At sleepovers when we would all sit in a circle and tell everyone our crush, I would say that I didn’t have one. It started off as a lie but eventually it became true. See, whenever I would have thoughts about a boy being anything more than a friend, I would replace those thoughts with worries about what life would be like if I were to get pregnant from this silly little crush. The seven-year-old sitting across from me picking his nose could never father my child adequately! And just like that, my proclivity to have crushes diminished. It was as if I classically conditioned myself to not get crushes. A sacrifice was made, but I knew in my heart I could never play soccer to my full abilities with a pregnant stomach.
By the time I learned how babies were actually made when I was 11, it was far too late. The conditioning was done, and done well. I should have been gifted an honorary doctor of psychology degree the way Taylor Swift was gifted an honorary doctor of fine arts degree. This takes us up to the present moment where I now, at twenty years old, still don’t really understand how people can have a crush on others just because of some illogical fear I developed at seven. Pavlov truly is rolling in his grave right now.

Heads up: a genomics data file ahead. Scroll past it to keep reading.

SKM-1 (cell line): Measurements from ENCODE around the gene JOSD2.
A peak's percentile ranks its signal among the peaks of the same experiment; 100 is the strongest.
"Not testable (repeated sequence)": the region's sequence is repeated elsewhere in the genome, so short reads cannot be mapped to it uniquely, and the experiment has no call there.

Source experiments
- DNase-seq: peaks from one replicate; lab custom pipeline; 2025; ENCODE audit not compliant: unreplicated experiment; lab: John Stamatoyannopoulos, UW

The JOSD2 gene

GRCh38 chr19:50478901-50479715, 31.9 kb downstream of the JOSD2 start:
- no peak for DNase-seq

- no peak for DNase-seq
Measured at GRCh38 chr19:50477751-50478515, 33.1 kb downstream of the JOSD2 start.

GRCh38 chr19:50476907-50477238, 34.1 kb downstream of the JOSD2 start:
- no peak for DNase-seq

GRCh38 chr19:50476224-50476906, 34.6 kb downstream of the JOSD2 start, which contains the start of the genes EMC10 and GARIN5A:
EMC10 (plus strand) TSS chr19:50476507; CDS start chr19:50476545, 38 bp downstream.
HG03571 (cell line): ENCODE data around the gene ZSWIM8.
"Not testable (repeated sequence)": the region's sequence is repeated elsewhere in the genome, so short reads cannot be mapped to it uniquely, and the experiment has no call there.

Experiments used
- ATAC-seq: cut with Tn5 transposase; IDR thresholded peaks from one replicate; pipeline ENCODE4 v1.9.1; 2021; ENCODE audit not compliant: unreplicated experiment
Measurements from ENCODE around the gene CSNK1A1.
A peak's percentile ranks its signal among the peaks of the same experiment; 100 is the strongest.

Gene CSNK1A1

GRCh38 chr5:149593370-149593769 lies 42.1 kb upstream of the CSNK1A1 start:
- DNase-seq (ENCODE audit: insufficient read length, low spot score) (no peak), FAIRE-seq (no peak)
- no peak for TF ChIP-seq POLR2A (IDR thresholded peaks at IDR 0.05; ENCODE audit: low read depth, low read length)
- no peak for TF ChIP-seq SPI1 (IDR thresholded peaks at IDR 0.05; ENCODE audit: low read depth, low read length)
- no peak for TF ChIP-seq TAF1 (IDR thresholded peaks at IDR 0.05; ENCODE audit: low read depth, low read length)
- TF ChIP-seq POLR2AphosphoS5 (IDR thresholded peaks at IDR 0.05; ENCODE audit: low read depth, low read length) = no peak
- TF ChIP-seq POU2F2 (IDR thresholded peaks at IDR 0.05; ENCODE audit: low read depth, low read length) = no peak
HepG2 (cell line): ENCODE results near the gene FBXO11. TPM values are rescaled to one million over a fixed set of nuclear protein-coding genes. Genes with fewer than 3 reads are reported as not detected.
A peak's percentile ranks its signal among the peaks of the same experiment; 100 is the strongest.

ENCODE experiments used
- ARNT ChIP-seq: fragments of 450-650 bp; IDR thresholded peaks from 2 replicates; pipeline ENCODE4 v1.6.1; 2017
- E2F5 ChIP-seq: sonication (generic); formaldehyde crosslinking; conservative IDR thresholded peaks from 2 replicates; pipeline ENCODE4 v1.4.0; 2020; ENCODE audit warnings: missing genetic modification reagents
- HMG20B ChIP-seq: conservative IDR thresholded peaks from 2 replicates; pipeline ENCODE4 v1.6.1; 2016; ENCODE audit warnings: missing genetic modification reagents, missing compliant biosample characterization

I told this story to Blakely a few days ago when she was talking about the plans she and her boyfriend, Finnegan, had. She laughed before following up with the question, “Do you think if you didn’t have this experience as a child you wouldn’t be so standoffish towards men?”
Blakely loves to go all psychology major on me like that, and I don’t even think she really realizes that she’s doing it. I have to put her back in her place and remind her that I’m an economics major and if she wants me to answer hard hitting questions like that, she is required to provide multiple graphs to help me answer it.
This isn’t the first time I have been called standoffish, or some other form of the word like blunt, unwelcoming, or unfriendly. I’m really making myself sound like a terrible person, I promise I have plenty of friends that find me delightful. However I am telling you a story about love and heartbreak and relationships, so this is the way I must be portrayed.